This phenomenon demonstrates the reasons we need to focus on strengths—our own, our students’ and those of our clients and client communities. We can create new possibilities by asking and reflecting on what is working well, and how do we do more of it, rather than only asking what is broken and how we can fix it.  Attention liberation also invites us to notice our own experience and our reactions, especially places of discomfort or stretch, and embrace this discomfort as a necessary part of learning. By paying more attention to our own experience, we can become more comfortable with being uncomfortable for the sake of our own growth and transformation as well as the transformation of our interpersonal relationships and our society.  Attention liberation can ultimately support our efforts to move toward the liberation of historically marginalized individuals and communities, and to achieve equity, inclusion, belonging, and wellbeing for all.

  • Move at the Speed of Trust

The work of wholeheartedness is slow work. Building trust takes time and requires sensitivity to all the issues identified above, along with a trauma-informed and healing-centered lens on relationship-building. We need to recognize and honor this need for slowness by taking time for what I and others call “container building” in our clinics, meaning that we need to invest significant time and energy early on to lay the foundations for the work of wholeheartedness. We then need to check in regularly and genuinely invite and be responsive to feedback.  Building the container has some specific elements, including reaching out to students prior to the beginning of class and inviting them to share about themselves and an concerns they may have; creating a syllabus that includes relational learning goals and outcomes; acknowledging who we are and our histories, and where and how our clinics are situated;  welcoming our students whole selves’ into the work; using invitational language and meaning it; inviting sharing about values, particularly the values we bring into conflict; developing community agreements grounded in those shared values, including a commitment to create Brave Space; talking about language and the importance of choosing our words carefully and speaking from the “I” and from the heart; setting intentions; and incorporating music, gentle movement, breathing exercises, poetry, and other contemplative readings.  

  • Emphasize Presence over Prep; Critical Connections over Critical Mass

Let me be clear: strong preparation is essential to our and our students’ clinical work.  AND–by moving at the speed of trust and spending time building the container, we and our students can maximize the potential positive impact of our work by deepening our relationships and interconnectedness at all levels–what I call mindful engagement.  Mindful engagement means practicing mindfulness as a set of tools linked to our sense of purpose and to creating a more just world. Engaging in this whole bodied, wholehearted presence, means being able to slow down and notice what is happening for us moment by moment in our daily lives—meaning our bodily sensations and emotions as well as our analytical minds. To become more fully present, we need to listen with an open mind and open heart, to bring empathy and compassion to the difficult work of authentic relationship building across differences. We need to become more aware of our assumptions, biases, blind spots, power, privilege, and social location. We need to slow down enough to suspend judgments and make more intentional choices and be more reflective. We need to hold space for stillness, sadness, joy, and creativity. We also need to be willing to be vulnerable, to unmask and reveal more of ourselves, while also maintaining healthy boundaries. We need to model both Chutzpah-the ability to speak our truth—and Humility. Brené Brown encourages us to embrace this combination of traits as “sacred awkwardness.”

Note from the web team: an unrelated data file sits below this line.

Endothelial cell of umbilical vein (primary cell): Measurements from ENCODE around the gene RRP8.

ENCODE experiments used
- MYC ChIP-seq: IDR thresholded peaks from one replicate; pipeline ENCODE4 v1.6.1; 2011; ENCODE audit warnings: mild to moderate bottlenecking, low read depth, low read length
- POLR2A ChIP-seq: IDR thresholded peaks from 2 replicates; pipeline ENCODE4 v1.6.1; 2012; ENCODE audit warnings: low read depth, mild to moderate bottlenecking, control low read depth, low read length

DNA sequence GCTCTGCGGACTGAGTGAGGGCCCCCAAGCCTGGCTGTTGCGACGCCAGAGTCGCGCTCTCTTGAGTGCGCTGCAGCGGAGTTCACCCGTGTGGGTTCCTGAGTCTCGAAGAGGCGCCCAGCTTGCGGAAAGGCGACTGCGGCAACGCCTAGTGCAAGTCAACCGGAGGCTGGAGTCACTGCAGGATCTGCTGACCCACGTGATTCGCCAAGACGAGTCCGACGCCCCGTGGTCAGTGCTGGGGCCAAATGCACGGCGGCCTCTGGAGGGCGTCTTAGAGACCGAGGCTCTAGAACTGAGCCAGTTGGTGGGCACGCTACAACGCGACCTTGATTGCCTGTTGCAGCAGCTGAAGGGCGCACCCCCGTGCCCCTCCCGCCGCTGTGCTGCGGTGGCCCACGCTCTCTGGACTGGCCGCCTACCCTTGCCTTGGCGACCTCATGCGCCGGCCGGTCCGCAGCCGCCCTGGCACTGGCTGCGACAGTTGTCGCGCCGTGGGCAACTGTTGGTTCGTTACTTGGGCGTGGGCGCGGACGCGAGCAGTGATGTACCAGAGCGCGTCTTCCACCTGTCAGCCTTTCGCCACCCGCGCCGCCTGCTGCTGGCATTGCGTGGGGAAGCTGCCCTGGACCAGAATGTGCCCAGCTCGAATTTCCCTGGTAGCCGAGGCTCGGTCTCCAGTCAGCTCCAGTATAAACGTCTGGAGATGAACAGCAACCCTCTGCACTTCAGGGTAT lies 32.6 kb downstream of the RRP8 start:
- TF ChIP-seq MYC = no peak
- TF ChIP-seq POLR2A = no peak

Sources

Susan L. Brooks, Mindful Engagement and Relational Lawyering, 48 Southwestern L. Rev.267 (2019) (available at: https://papers.ssrn.com/sol3/papers.cfm?abstract_id=3397326).

Susan L. Brooks, Fostering Wholehearted Lawyers: Practical Guidance for Supporting Law Students’ Professional Identity Formation, 14 St. Thomas L. Rev. 412 (2018). (available at: https://papers.ssrn.com/sol3/papers.cfm?abstract_id=3169991.)

adrienne maree brown, Emergent Strategy: Shaping Change, Changing Worlds 15, 41-42, 50(2017) (available at: Emergent+Strategy+full+book.pdf.)

Brené Brown, The Gifts of Imperfection: Let Go of Who You Think You’re Supposed to Be and Embrace Who You Are 1-6 (2010).

Mickey Scottbey Jones, Invitation to Brave Space (2017) (available at: https://helpingout.net/2018/12/02/invitation-to-brave-space-poem-by-micky-scottbey-jones/.

Shawn Ginwright, The Future of Healing: Shifting from Trauma Informed Care to Healing Centered engagement (2018 ) (available at: https://ginwright.medium.com/the-future-of-healing-shifting-from-trauma-informed-care-to-healing-centered-engagement-634f557ce69c).

Jenni Whelan, Grounding Professional Identity Formation in Wholeheartedness in Clinical Legal Education (April 15, 2021) (unpublished manuscript on file with author).

YES! Facilitation Manual (2017) (available at: https://www.yesworld.org/facilitation-manual/)